Individually the tracks offer a variety of faces and facets of the band. “First Love” betrays a strong High Tide influence, which is no bad thing, a forceful rhythm and strong drumming provides the basis over which the violin soars – reminiscent of Simon House at his best. We have glimpses of Mick Slattery’s abilities as a guitarist in a medium paced rocker straight out of the late 60s songbook. This is a great start to the EP. It builds up over the course of the song, with the guitars gaining power and momentum.
“Beyond Belief” begins with a spoken intro about the assassination of JFK. However, despite this, we have a beautifully crafted song which allows for a more mellow approach for both lead guitar and violin but with glimpses of the power chords always threatening to burst out. You can image that this could easily become a live favourite with its mellow and raw dichotomy.
“Chatter” reminds me of Tim Blake on the Magic album for some reason. Not particularly the lyrics but rather in the style of delivery, which is very effective on this song. This is a good solid song that really allows for a clear outing for the bass. There is really much else to say about this track – it is a great tune with effective and pounding drums from Terry Ollis.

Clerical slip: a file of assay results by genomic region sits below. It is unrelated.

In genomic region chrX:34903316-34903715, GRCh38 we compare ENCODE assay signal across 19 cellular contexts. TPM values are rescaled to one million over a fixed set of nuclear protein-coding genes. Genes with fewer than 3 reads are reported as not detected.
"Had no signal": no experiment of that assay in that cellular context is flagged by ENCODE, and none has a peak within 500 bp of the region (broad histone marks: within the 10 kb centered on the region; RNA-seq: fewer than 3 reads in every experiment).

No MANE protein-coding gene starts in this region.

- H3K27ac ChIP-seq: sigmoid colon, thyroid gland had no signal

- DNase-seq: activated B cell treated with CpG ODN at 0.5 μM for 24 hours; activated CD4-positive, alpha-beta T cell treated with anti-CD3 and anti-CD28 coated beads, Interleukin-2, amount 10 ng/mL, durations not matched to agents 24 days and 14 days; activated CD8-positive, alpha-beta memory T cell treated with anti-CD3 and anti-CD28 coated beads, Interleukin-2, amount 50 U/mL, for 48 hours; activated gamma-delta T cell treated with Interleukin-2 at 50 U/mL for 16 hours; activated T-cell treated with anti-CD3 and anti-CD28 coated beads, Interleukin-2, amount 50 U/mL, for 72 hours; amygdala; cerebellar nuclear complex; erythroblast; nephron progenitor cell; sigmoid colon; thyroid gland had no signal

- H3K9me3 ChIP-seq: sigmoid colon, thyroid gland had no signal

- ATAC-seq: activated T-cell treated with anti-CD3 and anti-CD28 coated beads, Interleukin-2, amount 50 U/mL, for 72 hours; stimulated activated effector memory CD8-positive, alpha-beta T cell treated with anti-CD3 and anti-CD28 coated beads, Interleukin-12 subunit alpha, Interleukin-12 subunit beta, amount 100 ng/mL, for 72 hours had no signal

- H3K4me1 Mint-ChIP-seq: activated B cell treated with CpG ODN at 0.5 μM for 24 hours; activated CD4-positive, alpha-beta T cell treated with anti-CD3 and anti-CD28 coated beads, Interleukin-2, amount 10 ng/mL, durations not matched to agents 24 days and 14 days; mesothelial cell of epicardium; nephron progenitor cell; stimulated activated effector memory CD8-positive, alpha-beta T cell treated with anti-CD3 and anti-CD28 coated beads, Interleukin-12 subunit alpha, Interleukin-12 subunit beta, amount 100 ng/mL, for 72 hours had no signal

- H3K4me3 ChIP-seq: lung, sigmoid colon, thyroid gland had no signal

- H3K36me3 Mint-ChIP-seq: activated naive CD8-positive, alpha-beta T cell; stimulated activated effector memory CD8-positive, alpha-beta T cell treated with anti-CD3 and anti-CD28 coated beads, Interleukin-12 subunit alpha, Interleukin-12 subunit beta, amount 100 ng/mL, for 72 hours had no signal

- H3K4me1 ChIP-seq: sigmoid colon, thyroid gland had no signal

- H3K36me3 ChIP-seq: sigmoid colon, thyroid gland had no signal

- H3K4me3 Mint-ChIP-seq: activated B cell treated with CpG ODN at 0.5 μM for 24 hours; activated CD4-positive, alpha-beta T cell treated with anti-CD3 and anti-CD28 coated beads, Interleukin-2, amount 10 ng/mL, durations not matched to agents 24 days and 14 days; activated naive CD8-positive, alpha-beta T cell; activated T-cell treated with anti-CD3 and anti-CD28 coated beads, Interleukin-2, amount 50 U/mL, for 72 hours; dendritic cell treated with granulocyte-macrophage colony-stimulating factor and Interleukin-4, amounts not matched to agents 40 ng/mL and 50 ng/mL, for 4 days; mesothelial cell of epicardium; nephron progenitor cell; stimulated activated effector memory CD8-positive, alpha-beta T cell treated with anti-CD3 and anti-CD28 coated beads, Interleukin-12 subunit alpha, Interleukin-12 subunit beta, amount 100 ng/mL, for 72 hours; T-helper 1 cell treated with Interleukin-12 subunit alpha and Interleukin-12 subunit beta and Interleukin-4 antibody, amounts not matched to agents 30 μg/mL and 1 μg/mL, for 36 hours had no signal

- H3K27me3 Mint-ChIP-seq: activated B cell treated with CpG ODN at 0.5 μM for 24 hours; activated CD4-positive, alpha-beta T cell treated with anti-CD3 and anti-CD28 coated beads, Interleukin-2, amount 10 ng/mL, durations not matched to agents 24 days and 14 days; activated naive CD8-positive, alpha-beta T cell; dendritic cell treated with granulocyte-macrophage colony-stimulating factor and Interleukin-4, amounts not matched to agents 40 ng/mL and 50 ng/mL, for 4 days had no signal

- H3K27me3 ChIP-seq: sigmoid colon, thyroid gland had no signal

“Free Energy” is the fourth and final track on this EP and is by far the best on it. A seven minute plus instrumental which exposes the excellent performances of the whole band, although it should be pointed out that the guitar work on this track is astounding. Mick and Colin both prove that they are more than good at playing the guitar – they are fantastic. This track is worth the price of the cd on its’ own and hopefully there will be more like it on the forthcoming album. Another highlight is Jaki Windmill’s soaring chant, used brilliantly as another instrument, that comes in and out during the course of the song. “Free Energy” has definitely upped the ante for this band and has set a very high standard, which all the rest of their songs will now have to meet.
This is a stunning debut from a band that has integrated members of Spaceritual into a fully functioning celebration of psychedelia. This CD deserves to sell and bring the Pyramids of Snafu to the attention of a much wider audience. If you get the chance go see them – on the basis of this, they will be well worth the admission price.